Which includes, of course, killing children, mostly before birth and all too often after as well.
Woe to the mother who actually wants to mother her children. She is cajoled back to work. The 'economeee' requires her quite modest taxes. And there are legions of late teenage girls and young women who need to be fed into the 'community' as 'Child-care Workers'. (Do not let those nasty boys and young men anywhere near the children, of course). The education departments demand their share of the social engineering action too. How are the schools to remain female dominated if women are allowed to stay at home with their children. Heck, some might even want to Home-School them !!!
That motherhood is held to a lower standard of accountability in terms of the long-term effect on children of mothers' actions, than is fatherhood.So, with these back-to-back events every spring honoring first mothers and then fathers, are we in fact celebrating a set of parallel roles to children, giving them the same respect and value as each other?
That is, in America, of course. In Oz the fathers do not get lumped in with 'grads'. They just get lumped.Or, is it no mistake that Mothers' Day exists as an event in its own sphere, while fatherhood must take a place in the greetings hierarchy as part of "dads and grads", as an honorable but less distinct achievement, as if fathering and finishing high school both were only what was expected of us to begin with but no more?
As merits of compliance with standards set by others on us, but not of actual adult accomplishments in their own right?I have dealt with this conundrum of the value of fathers for many years as a man separated, against my fatherly wishes, from my children.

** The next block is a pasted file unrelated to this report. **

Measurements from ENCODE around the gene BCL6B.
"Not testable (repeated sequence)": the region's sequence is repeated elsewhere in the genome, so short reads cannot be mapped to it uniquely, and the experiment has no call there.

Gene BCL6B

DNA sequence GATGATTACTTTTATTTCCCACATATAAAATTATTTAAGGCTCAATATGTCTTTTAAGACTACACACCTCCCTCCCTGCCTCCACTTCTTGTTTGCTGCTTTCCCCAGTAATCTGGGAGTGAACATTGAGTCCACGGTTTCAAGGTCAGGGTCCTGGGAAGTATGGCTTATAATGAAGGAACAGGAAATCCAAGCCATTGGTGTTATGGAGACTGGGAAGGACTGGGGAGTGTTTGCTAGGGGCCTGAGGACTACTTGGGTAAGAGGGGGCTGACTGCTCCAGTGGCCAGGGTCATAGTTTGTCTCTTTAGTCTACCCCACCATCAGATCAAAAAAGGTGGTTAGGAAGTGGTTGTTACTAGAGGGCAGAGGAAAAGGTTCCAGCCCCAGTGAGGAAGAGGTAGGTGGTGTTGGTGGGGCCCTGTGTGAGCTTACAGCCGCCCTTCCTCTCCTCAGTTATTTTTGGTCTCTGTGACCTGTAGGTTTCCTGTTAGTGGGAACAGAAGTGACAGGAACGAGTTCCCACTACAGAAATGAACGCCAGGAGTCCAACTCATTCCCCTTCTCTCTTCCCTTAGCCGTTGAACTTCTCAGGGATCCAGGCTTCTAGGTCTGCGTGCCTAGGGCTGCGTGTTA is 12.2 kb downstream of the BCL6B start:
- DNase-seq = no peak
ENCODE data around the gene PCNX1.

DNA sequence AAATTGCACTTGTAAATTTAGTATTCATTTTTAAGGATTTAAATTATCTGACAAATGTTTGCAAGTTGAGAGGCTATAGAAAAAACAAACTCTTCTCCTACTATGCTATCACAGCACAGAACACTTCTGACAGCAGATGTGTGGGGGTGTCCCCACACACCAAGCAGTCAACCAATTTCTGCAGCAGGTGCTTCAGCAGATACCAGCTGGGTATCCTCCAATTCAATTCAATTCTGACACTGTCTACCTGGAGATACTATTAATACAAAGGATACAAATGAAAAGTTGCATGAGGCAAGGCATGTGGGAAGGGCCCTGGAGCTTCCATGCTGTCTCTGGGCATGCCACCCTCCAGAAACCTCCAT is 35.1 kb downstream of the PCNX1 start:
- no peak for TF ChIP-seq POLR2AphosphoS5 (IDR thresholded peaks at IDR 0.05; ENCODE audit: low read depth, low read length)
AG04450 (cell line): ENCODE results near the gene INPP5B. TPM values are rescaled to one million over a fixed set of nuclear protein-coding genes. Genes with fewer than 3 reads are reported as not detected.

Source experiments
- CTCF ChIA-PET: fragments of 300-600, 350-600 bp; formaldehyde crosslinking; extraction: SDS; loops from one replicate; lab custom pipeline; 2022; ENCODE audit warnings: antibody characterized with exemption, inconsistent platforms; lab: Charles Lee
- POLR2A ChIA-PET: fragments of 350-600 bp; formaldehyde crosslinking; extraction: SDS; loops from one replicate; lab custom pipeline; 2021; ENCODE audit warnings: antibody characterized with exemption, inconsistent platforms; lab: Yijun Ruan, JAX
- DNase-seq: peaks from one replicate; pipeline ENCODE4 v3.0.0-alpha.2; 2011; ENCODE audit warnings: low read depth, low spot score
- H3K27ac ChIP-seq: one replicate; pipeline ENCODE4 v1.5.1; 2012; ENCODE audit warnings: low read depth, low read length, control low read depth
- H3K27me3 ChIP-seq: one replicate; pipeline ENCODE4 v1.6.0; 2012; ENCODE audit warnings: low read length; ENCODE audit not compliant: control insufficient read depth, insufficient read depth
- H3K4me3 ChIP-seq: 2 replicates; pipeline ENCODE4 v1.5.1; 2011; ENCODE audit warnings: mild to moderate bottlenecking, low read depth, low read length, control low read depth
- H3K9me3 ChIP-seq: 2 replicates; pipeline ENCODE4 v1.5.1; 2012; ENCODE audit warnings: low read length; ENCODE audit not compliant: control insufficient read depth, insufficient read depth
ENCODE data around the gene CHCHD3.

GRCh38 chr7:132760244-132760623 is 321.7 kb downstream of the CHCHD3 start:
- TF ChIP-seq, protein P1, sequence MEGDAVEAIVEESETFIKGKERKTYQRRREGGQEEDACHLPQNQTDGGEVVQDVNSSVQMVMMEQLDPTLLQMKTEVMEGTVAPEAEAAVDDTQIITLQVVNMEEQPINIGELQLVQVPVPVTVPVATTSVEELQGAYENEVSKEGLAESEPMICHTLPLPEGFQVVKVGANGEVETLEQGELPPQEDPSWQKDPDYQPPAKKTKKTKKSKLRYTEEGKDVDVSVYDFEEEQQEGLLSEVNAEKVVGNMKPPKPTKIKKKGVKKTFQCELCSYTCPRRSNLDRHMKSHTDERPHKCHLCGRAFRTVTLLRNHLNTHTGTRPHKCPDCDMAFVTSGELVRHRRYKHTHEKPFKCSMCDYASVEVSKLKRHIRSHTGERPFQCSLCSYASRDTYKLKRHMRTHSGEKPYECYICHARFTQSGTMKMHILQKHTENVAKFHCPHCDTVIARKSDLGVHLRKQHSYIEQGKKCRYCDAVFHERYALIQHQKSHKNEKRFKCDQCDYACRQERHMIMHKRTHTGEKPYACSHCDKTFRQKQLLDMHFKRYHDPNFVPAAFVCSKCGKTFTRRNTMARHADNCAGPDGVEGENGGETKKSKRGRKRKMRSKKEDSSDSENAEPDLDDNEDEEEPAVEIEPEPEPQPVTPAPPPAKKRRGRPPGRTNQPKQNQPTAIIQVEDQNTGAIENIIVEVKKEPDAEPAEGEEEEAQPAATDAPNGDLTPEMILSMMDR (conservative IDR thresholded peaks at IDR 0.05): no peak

And, Mothers' Day is an annual torment for me, but not because I don't appreciate motherhood or even because I don't think that my children can be well and happy with their mothers and without me. Enough experience has been gained historically by now in this world, to make the claim that maybe children don't need fathers to have happy childhoods.Indeed, the challenge for the separated father begins with not being the source of misery and conflict his role as a rejected parent seems to demand him to be.
We have to learn the craft of both believing our children need us, and accepting that they aren't ever going to get what we have to offer them in full measure, and try to live with both these conflicting realities.
If we don't, it is all too easy for a man to live down to every negative remark, every justification offered, every oft-repeated accusation of how like their fathers our children are, and play that part perfectly whether we mean to or not. And be the very engine of discontent we were accused of being when we were abandoned in the first place.Something just happened today to put this all in a very unexpected perspective.
My daughter, who has had separated parents for essentially her entire life, called me today to ask some innocent advice about some Mothers' Day plan she is making, and despite my (not at my best?) efforts, she picked up something in my tone of voice.
She asked me why I sounded so "gloomy" (while I'm thinking "daughter, you don't know the half of it..." let's just say, things are not so good between her parents these days), and I was trying to compose the rest of a properly fatherly reply which had begun with, "honey, I'm glad you love your mother, I'm glad you want to do something nice for her..."